Journal Highlights | Volume 16, ISSUE 9, P22, September 2015

From the September Issue of JAMDA

        Cognitive Health Panel

        When combined with medical and lifestyle interventions, identification of early cognitive impairment through case findings is an important step toward enhancing brain health among older individuals. This was the consensus of a panel convened by the International Association of Gerontology and Geriatrics (IAGG) and its Global Aging Research Network (GARN).
        The panel, which met in St. Louis earlier this year, consisted of neurologists, psychiatrists, geriatricians, social workers, and psychologists. Using a survey of the panelists and results of focus groups made up of individuals with dementia, caregivers, and nursing home staff and volunteers, the IAGG-GARN panel examined the importance of early recognition of impaired cognitive health.
        Key Areas Addressed
        • Screening vs. case finding. The panel was divided about which was more essential for identifying early cognitive dysfunction: universal screening of all individuals within a certain category, such as age, or case finding among individuals with known risk factors, such as family history of dementia.
        “Basically, there has been a lot of argument about whether there should be screening or case function for people with early cognitive dysfunction,” said panel co-chair and JAMDA's chief medical editor, John E. Morley, MD, of Saint Louis University School of Medicine. “It's very hard to accept that physicians can't make the diagnosis, that they must have some sort of structured way.”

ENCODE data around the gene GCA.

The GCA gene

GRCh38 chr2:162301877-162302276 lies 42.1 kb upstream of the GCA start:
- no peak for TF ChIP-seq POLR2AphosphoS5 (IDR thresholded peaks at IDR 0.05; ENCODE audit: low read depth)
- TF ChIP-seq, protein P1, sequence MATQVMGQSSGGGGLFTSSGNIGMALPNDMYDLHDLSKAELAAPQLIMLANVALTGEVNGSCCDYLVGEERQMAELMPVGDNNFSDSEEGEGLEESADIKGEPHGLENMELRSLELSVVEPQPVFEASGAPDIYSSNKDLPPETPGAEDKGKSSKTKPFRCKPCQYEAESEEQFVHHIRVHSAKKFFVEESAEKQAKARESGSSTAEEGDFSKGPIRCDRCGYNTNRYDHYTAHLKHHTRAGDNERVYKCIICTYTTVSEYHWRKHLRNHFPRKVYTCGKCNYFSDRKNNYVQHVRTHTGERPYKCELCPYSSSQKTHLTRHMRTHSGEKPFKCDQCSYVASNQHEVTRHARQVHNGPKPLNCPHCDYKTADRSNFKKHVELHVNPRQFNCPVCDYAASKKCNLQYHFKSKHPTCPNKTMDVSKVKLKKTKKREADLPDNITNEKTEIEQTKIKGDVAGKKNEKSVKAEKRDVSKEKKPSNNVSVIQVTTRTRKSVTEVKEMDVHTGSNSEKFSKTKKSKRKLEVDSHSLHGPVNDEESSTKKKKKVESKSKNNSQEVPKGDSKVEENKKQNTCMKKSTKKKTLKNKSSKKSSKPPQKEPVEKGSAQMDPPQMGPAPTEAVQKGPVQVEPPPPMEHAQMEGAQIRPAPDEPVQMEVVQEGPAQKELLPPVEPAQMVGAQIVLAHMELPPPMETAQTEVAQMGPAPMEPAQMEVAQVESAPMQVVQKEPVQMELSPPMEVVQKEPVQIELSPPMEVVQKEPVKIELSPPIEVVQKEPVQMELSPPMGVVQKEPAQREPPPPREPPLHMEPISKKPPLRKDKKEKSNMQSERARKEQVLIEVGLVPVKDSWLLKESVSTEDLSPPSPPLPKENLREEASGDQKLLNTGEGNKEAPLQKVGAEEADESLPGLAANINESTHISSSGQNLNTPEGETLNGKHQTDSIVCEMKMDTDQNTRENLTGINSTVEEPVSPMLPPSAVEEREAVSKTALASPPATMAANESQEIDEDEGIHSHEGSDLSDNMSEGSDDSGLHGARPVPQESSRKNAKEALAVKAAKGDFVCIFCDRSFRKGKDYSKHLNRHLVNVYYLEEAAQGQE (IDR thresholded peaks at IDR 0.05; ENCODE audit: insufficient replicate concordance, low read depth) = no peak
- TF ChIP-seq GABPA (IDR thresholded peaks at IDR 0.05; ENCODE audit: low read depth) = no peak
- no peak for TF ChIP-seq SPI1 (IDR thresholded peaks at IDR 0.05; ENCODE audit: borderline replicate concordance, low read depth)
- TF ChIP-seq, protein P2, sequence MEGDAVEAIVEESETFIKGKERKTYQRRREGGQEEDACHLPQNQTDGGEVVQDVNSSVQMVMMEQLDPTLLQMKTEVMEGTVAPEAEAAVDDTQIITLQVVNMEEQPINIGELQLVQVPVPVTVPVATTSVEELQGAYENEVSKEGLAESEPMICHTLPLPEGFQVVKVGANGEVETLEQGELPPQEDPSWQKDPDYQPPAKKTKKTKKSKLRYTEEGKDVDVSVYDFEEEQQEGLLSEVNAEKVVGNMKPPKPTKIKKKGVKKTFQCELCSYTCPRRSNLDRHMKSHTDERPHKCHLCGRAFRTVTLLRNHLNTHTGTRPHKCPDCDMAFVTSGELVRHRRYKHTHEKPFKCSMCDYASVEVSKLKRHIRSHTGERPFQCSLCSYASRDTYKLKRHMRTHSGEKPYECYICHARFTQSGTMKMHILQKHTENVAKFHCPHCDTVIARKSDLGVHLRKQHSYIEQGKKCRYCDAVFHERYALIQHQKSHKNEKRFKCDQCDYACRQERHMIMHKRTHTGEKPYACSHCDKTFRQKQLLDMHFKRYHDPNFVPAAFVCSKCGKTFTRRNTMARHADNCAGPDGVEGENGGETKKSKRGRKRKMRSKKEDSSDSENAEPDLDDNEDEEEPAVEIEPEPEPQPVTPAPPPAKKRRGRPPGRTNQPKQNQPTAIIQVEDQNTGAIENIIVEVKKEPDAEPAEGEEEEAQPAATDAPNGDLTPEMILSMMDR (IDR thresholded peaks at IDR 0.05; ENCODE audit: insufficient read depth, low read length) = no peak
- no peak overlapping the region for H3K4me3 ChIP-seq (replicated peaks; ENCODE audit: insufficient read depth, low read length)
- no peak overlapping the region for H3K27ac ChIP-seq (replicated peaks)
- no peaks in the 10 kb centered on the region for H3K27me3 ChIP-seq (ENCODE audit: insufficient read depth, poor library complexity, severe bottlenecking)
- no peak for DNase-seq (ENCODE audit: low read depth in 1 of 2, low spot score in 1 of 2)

The panel recommended using any of the validated screening tests that take 3 to 7 minutes to administer. “The committee recommended anything that takes under 5 to 6 minutes,” Dr. Morley said. “[In] any family care practice, the quicker you can screen the better.”
        The panel also decided that a combination of patient- and information-based screens is the most appropriate approach for identifying early cognitive impairment.
        • Brain health. The panel believed that using the term “cognitive health” rather than “mild cognitive impairment” might reduce public fears and encourage early detection and taking positive steps toward preserving cognitive function.
        “We feel brain health is what this is about because there are things that clearly help everybody's brain,” Dr. Morley said. “This is really a brain health initiative as well as to pick up [not only] people who may be going on to develop Alzheimer's but who may have a more treatable cause of cognitive dysfunction.”
        Indeed, research has shown numerous potentially reversible causes of cognitive impairment, especially when discovered early. Reversible causes include anticholinergic medications, polypharmacy, metabolic disorders, circulatory disorders, ischemic brain disorders, infections, sleep apnea, and depression, to name a few.
        The consensus group also believed that health care providers can suggest preventive measures against cognitive decline. For example, studies have shown that adoption of a Mediterranean type diet can slow the progress of cognitive impairment, and that development of cognitive impairment is less likely in individuals who follow this diet. Some additional measures include physical activity, engagement in intellectual activity, learning to play a musical instrument, and even use of video games — all of which have been shown to slow cognitive decline.